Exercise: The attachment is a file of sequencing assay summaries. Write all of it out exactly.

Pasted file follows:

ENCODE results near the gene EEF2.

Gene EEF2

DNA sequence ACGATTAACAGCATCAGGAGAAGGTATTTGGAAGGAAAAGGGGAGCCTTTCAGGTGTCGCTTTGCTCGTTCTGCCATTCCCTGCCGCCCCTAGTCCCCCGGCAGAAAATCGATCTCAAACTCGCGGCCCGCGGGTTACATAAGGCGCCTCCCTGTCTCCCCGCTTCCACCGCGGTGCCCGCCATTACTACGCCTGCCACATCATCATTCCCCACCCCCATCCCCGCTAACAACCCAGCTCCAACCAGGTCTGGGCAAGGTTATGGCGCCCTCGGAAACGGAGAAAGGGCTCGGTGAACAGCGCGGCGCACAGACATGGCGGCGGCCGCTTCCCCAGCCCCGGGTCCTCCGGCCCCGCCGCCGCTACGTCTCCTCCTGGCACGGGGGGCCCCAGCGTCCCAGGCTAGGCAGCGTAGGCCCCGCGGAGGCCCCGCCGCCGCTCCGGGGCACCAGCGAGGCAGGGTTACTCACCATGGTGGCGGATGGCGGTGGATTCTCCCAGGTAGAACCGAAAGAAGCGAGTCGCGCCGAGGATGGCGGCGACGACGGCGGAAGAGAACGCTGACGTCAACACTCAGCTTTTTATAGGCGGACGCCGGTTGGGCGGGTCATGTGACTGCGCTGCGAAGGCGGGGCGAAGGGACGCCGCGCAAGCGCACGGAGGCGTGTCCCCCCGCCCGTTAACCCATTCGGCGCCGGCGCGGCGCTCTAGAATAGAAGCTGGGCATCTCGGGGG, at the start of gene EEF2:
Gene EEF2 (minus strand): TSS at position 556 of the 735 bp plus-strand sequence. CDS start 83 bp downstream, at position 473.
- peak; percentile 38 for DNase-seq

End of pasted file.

ENCODE results near the gene EEF2.

Gene EEF2

DNA sequence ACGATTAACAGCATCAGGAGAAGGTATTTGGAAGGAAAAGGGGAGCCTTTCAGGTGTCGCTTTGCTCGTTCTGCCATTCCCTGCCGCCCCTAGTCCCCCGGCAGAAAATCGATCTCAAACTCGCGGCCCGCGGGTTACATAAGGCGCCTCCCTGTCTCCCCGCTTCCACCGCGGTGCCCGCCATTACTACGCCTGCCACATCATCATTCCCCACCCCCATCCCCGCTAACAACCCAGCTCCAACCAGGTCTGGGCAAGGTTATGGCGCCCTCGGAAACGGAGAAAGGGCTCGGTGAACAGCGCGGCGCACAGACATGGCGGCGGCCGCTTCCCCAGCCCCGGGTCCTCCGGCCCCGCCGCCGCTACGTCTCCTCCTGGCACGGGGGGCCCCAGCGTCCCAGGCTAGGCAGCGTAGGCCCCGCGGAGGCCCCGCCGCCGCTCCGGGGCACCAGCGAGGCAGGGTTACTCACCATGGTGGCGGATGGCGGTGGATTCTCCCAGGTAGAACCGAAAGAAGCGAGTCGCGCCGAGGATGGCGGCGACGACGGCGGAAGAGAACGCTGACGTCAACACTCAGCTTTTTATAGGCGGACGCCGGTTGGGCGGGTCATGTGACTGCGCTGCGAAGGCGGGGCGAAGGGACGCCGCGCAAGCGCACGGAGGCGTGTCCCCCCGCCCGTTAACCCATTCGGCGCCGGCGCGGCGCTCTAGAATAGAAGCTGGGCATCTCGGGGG, at the start of gene EEF2:
Gene EEF2 (minus strand): TSS at position 556 of the 735 bp plus-strand sequence. CDS start 83 bp downstream, at position 473.
- peak; percentile 38 for DNase-seq